It would institute a statewide mail ballot system, augmented by county-based vote centers that still allow people to cast ballots in person. It cleans up problems that stem from inconsistency.
We have concerns, however, about the bill's move to same-day voter registration. We worry the bill mandates a timeline that is too aggressive, particularly since it relies on technology that hasn't been tested.
It's a chicken-and-egg argument: Without the bill, there would be no imperative to create the real-time, Web-based access to the state's SCORE voter registration database. But you can't test what doesn't exist.
Secretary of State Scott Gessler, who opposes the bill, makes persuasive arguments about the cost and difficulty of creating such a program on a fast-track basis. They must devise specifications, write the software and test it before the fall elections.
Democrats would have had this input had they included him in the creation of the bill, but they didn't. Rep. Dickey Lee Hullinghorst, D-Boulder, told us Gessler, a Republican, was excluded because he had "neither a willingness nor a common goal" in pursuing election reforms.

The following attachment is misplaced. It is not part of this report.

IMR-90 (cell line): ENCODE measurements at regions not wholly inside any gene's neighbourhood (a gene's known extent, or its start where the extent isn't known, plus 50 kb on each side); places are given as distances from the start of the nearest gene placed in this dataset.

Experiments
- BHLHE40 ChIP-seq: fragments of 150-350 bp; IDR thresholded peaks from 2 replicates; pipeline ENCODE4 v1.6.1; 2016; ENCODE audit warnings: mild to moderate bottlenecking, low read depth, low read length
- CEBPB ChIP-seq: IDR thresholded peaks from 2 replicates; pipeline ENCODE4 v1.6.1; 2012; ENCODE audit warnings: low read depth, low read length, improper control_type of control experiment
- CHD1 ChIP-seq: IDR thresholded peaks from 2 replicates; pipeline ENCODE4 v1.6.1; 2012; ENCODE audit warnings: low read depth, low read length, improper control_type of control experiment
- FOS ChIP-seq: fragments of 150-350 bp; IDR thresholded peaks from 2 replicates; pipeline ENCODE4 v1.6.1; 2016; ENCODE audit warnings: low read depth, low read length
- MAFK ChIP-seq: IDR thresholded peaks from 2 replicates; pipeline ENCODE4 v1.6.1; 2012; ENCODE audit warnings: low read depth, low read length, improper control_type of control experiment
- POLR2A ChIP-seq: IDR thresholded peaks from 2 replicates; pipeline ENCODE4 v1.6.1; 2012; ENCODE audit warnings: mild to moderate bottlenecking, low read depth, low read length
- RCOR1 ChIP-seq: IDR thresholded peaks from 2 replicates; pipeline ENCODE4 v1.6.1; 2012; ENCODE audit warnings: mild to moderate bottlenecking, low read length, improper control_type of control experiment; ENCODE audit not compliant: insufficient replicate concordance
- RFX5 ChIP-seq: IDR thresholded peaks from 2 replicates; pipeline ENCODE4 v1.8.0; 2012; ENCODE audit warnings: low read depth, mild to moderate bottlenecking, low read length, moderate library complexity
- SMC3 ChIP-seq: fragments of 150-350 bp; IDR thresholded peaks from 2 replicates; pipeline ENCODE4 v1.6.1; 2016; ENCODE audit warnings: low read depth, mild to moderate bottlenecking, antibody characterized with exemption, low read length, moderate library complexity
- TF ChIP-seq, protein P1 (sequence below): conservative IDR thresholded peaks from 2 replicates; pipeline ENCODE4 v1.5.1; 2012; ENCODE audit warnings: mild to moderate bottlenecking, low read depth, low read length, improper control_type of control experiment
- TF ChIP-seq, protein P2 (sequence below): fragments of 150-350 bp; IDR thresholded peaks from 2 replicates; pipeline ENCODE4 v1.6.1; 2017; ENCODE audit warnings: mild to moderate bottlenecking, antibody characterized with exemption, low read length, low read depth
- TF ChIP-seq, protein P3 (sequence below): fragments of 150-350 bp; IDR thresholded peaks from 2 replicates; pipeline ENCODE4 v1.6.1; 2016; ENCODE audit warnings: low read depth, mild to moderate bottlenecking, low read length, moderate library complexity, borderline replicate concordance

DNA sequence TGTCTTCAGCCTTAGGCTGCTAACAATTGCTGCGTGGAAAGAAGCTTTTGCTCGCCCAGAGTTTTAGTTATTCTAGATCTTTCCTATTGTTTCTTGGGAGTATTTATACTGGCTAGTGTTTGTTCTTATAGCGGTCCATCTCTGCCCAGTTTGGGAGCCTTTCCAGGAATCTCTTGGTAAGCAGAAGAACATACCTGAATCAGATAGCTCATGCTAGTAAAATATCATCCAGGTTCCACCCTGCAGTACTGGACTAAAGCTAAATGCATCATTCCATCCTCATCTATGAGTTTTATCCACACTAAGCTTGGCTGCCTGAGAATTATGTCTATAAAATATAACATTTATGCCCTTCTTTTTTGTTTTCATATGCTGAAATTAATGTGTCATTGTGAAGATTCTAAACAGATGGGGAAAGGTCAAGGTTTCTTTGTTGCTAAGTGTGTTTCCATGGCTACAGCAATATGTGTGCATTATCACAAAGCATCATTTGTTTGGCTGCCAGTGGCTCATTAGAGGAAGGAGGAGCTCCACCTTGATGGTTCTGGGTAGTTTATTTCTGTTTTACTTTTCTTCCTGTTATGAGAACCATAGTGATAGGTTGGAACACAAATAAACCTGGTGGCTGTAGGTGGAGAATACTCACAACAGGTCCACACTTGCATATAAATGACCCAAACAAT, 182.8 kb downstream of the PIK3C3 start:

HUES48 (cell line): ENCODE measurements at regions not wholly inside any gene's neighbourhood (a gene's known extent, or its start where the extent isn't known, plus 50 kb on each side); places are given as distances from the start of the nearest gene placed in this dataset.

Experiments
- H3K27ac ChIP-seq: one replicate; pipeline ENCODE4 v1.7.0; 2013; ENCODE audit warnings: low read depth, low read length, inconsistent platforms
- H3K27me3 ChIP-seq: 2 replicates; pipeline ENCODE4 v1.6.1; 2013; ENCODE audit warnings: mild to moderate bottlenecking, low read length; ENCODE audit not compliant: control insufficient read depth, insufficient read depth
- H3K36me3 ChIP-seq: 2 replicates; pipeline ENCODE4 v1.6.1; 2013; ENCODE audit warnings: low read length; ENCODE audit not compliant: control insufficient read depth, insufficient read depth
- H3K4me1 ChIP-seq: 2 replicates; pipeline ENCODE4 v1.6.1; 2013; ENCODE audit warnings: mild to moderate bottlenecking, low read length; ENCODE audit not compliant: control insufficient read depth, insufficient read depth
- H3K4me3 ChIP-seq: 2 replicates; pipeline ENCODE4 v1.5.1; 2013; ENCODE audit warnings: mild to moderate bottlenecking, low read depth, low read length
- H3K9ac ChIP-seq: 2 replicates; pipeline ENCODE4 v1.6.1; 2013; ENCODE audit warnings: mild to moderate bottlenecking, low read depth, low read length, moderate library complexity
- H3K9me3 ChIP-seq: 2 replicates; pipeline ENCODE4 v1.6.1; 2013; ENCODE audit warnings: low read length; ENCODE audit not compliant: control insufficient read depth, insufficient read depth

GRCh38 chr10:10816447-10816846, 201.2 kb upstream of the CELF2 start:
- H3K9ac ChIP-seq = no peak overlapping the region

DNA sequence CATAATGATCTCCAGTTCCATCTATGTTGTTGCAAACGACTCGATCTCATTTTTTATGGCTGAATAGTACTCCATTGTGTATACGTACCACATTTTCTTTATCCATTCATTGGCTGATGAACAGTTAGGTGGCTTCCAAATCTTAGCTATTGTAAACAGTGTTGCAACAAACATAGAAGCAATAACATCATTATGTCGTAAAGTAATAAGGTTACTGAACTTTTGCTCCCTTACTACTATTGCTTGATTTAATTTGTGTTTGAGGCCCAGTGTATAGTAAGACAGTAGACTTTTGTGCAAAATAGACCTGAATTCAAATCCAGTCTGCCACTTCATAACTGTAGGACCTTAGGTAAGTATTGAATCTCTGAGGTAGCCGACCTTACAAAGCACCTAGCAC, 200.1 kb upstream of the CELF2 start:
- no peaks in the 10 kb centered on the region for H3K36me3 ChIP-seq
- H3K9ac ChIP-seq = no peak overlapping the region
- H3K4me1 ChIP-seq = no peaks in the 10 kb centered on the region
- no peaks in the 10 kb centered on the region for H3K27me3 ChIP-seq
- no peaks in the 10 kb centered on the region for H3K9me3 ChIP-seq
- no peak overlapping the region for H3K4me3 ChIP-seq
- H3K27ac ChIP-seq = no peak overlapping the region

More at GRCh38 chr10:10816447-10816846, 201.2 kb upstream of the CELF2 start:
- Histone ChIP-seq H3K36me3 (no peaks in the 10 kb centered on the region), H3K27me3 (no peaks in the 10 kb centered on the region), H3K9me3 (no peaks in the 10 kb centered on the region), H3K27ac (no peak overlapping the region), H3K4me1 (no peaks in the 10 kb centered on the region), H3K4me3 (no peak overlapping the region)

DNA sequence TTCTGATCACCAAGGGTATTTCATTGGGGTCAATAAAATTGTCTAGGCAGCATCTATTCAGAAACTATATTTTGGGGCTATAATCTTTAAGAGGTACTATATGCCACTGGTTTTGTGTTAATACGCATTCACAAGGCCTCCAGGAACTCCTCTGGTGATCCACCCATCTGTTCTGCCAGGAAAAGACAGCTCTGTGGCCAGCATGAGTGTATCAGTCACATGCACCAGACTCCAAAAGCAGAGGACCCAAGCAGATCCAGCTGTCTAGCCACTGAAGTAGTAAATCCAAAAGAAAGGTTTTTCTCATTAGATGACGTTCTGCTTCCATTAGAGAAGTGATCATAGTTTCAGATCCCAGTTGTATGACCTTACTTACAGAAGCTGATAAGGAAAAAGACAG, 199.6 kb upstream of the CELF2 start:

Gessler can be a prickly presence and has had a hand in creating the animosity that exists between himself and Democrats. Perhaps he now sees how it affects his ability to function as secretary of state.
With majorities in both legislative chambers and a Democratic governor, Democrats apparently see no need to consult Gessler. Yet, by cutting him out of the bill-drafting process, they lose the expertise of the professionals who work in his office.
When we told Donetta Davidson, head of the Colorado County Clerks Association, that the secretary's Internet technology specialist, whom she knows, had a problem with the timeline, she immediately gave credence to the concern. "I would never question [his] integrity," she said.
Which is exactly our point.
More time should be allowed for development and testing of same-day registration technology. Consideration also should be given to disallowing voter registration very close to or on Election Day in the first years of using the technology. That way, clerks can become familiar with it and can ensure registrants are legitimate voters. Or perhaps the bill should require last-minute registrants to show a photo ID.
As we said, we like many of the ideas in the bill and have supported them over the years. We'd hate to see these good reforms get a bad reputation by being implemented too fast.
The Denver Post, April 17